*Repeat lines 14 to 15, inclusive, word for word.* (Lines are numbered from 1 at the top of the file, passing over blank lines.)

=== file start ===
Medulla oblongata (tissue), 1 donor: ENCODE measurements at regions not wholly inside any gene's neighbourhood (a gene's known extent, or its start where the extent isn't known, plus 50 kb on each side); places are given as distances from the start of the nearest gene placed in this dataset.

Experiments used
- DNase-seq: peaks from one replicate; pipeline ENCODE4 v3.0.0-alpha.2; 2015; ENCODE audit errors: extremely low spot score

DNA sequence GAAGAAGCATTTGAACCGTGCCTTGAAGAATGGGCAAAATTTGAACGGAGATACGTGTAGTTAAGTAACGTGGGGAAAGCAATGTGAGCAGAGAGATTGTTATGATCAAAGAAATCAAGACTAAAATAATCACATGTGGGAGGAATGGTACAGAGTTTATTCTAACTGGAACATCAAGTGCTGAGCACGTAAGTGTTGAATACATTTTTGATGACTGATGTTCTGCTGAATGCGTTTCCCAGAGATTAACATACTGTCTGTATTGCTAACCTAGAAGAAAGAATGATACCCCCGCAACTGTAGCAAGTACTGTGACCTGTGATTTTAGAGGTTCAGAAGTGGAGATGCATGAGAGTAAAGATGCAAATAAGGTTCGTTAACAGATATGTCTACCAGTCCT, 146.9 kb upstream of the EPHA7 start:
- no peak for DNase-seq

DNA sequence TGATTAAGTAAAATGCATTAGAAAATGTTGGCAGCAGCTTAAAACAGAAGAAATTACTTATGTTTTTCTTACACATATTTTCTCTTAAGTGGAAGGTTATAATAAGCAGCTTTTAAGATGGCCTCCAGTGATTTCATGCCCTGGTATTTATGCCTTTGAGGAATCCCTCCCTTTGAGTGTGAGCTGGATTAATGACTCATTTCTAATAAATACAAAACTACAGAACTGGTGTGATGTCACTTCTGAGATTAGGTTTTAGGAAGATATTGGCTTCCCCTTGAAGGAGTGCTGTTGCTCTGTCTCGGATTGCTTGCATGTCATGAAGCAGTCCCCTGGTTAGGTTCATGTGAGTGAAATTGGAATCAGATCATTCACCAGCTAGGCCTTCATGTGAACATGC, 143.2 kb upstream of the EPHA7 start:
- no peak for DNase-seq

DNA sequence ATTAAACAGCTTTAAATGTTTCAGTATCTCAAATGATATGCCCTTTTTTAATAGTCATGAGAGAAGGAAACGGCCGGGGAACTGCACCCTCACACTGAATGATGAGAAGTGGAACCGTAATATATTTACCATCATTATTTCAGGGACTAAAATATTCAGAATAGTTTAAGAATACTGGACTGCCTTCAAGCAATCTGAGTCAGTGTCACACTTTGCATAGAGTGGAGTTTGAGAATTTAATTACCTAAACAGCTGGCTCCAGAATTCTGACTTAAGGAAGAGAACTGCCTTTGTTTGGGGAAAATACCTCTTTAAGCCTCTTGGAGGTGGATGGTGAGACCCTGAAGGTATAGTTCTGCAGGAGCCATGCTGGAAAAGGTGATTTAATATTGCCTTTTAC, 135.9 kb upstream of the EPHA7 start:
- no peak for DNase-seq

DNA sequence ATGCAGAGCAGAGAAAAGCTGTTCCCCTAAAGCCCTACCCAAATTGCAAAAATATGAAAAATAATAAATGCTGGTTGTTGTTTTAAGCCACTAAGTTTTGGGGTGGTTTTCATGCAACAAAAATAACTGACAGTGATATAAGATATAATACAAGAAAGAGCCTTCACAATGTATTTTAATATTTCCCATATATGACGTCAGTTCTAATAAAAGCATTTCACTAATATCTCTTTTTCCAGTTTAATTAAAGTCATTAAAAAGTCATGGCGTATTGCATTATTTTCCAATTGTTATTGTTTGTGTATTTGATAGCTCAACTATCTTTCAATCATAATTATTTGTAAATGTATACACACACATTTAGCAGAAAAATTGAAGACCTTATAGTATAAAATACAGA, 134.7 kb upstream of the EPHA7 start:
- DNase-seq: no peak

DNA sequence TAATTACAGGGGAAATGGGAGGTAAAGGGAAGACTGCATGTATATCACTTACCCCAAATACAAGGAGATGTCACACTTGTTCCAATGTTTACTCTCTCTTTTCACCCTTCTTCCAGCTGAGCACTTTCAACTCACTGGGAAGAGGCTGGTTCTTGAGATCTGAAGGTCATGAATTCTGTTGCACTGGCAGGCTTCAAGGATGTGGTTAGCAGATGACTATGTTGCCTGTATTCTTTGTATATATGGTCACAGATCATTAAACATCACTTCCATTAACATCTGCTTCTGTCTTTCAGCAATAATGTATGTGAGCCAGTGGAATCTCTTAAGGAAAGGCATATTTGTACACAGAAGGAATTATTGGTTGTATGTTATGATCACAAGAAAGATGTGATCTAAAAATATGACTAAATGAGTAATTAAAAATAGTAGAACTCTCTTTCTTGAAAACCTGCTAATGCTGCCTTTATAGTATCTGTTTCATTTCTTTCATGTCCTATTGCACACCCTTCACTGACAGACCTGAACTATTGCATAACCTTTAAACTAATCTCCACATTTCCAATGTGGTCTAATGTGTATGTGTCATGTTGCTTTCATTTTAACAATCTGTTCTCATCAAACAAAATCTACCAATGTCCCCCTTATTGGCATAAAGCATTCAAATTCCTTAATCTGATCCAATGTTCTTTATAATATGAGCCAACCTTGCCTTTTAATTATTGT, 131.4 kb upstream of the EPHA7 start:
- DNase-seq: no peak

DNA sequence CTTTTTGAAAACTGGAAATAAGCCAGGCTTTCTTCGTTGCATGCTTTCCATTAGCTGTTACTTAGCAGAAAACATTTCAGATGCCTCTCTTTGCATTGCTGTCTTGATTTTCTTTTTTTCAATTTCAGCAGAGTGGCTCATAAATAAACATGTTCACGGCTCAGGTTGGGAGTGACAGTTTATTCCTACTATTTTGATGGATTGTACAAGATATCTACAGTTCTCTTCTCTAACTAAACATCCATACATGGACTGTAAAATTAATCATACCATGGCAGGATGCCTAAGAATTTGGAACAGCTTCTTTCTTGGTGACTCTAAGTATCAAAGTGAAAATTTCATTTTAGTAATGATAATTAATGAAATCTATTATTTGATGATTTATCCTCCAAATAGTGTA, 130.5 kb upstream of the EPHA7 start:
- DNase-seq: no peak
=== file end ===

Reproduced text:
DNA sequence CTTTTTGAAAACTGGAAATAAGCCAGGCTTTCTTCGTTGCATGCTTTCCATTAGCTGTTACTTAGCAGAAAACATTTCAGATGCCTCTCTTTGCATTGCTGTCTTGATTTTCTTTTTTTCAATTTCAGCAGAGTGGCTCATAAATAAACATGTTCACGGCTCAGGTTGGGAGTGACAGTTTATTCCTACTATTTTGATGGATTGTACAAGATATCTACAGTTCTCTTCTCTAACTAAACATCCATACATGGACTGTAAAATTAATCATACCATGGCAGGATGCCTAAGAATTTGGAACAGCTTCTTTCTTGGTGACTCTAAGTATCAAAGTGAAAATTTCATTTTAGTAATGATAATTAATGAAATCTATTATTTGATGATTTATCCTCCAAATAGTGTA, 130.5 kb upstream of the EPHA7 start:
- DNase-seq: no peak